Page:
Pop quiz: you are a wealthy family visiting a Disney theme park which allows families with disabled children to move to the front of long lines at the rides. Do you (a) rent a mobility device and tell you child to ride it pretending to be disabled; (b) hire a disabled tour guide to be a part of your “family” so you appear to have a qualified family member; (c) write a note to Disney thanking them for showing your kids the true meaning of hospitality? You are probably not surprised to learn that many people chose (a) or(b). How do people think of these schemes? Do they have any sense that the lesson they are teaching their children, “you can buy your place in line”, is the wrong one?
I read about this story in a column by Bob Greene (WSJ, Sept. 26). Mr. Greene makes these and other points in reporting that Disney was changing its policies on giving access to families of children with disabilities because wealthy families had devised more scams than Disney could prevent. At the same time I read this story I was working my way through the advice Paul gave his young protégé, Timothy, about how to pastor wealthy people in his congregation. One of the commands to be conveyed was that “those who are rich in this present world (are) not be arrogant nor to put their hope in wealth, which is so uncertain… .” So I thought maybe posting a sign with these words at the front of the ride lines would be a good idea. Of course, that would lead to a lawsuit from those who love wisdom but hate its source, namely God. But, I digress.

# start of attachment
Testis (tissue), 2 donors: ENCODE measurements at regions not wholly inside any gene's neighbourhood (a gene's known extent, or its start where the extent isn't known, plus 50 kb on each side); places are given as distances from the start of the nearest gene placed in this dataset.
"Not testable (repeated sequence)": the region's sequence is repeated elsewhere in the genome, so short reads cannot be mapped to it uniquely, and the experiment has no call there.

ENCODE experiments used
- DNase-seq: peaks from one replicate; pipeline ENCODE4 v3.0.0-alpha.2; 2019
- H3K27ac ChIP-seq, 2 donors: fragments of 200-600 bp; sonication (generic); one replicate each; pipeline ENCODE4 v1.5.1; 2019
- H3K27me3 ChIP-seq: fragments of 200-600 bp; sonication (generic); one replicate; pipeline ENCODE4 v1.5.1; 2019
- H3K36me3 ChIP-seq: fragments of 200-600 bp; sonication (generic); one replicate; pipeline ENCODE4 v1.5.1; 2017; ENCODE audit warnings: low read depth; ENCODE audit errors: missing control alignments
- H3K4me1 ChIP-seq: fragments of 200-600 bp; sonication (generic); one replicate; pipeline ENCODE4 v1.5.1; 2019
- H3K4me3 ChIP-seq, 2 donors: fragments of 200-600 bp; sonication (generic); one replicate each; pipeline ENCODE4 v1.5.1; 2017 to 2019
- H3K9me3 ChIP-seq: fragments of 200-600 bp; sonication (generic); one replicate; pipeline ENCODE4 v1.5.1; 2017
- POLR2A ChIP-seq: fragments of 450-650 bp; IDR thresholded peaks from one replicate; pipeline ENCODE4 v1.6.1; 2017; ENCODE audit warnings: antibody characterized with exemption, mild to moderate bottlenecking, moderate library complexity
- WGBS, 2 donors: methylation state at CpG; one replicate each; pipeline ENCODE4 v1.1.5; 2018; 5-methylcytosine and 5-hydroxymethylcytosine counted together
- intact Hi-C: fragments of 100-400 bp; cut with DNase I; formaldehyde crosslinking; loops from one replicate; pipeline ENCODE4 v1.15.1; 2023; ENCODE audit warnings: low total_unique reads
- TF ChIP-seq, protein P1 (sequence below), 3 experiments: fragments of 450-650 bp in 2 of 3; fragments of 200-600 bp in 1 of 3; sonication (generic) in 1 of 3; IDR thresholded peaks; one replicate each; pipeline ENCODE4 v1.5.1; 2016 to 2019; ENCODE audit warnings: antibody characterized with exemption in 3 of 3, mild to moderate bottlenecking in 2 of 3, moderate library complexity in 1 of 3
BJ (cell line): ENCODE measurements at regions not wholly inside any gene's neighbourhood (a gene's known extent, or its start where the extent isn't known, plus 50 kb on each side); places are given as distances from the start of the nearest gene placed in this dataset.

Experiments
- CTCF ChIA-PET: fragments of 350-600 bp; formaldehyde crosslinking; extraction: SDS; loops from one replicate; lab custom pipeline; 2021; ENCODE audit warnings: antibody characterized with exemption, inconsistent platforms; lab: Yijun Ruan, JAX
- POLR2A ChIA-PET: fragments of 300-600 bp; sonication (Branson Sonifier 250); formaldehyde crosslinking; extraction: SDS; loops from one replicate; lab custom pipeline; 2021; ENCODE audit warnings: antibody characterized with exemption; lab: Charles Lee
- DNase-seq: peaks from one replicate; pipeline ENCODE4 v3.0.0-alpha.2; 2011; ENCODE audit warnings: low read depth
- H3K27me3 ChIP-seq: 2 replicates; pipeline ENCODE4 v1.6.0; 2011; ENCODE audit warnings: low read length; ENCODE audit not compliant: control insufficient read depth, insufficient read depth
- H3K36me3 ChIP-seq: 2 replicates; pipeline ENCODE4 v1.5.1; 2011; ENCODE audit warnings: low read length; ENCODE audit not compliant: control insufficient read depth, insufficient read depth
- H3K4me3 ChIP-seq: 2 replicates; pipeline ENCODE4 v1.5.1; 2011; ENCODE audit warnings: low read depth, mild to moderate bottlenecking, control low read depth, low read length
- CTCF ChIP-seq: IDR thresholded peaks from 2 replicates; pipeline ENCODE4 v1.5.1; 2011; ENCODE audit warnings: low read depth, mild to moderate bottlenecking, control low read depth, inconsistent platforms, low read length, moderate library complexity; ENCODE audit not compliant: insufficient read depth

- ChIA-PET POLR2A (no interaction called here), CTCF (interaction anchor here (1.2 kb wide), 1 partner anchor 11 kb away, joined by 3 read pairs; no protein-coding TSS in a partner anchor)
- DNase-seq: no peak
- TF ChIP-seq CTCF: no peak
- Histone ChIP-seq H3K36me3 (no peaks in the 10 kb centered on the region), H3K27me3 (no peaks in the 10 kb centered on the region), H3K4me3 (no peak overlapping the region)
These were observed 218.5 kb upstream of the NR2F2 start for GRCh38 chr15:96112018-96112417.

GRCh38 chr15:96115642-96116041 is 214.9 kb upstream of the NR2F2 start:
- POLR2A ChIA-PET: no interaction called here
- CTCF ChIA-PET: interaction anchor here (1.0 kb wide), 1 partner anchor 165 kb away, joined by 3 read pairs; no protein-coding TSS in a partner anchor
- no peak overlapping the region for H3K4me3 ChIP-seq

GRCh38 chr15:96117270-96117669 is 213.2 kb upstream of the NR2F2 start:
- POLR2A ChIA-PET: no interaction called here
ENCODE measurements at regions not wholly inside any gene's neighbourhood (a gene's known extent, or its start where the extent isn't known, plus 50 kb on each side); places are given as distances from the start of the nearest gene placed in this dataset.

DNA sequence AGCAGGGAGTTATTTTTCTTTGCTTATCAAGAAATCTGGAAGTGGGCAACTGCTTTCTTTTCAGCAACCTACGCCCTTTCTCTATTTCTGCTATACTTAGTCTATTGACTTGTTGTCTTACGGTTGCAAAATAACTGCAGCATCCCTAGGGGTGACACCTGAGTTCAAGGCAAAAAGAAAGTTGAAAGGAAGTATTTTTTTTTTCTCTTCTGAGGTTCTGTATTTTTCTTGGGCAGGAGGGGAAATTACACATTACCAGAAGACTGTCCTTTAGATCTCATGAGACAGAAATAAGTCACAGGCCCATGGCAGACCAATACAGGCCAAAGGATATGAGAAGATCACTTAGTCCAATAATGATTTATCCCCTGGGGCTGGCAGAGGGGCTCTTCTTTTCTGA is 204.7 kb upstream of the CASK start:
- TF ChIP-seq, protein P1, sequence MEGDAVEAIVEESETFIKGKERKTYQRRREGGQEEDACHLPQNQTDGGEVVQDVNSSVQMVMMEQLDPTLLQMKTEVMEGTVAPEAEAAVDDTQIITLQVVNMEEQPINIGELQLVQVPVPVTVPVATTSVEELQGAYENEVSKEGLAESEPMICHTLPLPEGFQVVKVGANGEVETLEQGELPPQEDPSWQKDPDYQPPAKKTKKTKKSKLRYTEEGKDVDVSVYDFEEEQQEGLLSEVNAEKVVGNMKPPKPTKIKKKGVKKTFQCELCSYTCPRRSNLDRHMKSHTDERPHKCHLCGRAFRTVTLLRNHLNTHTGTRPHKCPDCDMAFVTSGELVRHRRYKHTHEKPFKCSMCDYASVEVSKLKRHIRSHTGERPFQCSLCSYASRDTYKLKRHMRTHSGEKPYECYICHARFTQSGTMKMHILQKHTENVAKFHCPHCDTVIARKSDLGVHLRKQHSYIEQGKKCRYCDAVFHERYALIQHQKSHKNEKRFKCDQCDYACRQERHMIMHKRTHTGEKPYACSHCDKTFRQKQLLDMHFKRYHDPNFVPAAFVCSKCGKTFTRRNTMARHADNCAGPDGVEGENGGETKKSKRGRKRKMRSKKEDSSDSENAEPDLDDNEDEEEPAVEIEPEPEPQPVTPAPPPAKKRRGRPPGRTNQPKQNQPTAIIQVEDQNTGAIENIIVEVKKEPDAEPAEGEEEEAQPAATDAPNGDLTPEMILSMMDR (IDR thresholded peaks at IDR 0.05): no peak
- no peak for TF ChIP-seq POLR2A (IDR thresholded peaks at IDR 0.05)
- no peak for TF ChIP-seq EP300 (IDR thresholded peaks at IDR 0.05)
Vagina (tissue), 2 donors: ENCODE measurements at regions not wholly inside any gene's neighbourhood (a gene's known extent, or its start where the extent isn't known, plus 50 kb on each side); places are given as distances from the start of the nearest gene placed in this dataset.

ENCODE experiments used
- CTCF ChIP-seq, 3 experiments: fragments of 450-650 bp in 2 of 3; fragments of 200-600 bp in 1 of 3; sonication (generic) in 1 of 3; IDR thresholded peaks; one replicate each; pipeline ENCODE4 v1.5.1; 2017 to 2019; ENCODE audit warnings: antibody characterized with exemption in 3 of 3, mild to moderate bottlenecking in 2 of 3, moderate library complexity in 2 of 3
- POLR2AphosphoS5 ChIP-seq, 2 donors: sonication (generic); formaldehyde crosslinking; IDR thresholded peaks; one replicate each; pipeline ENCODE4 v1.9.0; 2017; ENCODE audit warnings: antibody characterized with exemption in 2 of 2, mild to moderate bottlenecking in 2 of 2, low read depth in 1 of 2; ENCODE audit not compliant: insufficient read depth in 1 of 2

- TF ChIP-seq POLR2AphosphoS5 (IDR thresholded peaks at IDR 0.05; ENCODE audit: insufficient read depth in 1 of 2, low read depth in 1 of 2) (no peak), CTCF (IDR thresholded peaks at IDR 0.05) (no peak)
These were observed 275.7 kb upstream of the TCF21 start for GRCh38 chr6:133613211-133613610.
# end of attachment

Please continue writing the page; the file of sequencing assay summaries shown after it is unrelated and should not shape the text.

So, later that day I am writing to some friends in our church asking for a meeting to figure out how to keep our low-income free meal program going given that our primary funding source was cutting our future support in half. This ministry is expanding to meet a growing need at just the time that our funding is disappearing. Now what? One of the people on the ministry team replied, “we will make up the shortfall.” This was an offering of thousands of dollars. It was generous beyond my hopes. And I thought of the rest of Paul’s instruction: “Command (those who are rich) to do good, to be rich in good deeds, and to be generous and willing to share. In this way they will lay up treasure for themselves as a firm foundation for the coming age.” And I thanked God for this friend who gets it: wealth is a blessing from God to be used to bless others.
Money isn’t the issue. Love is the issue. How you use your money shows who you really love. And for the wealthy and truly wise, there will be the blessings of a place in line.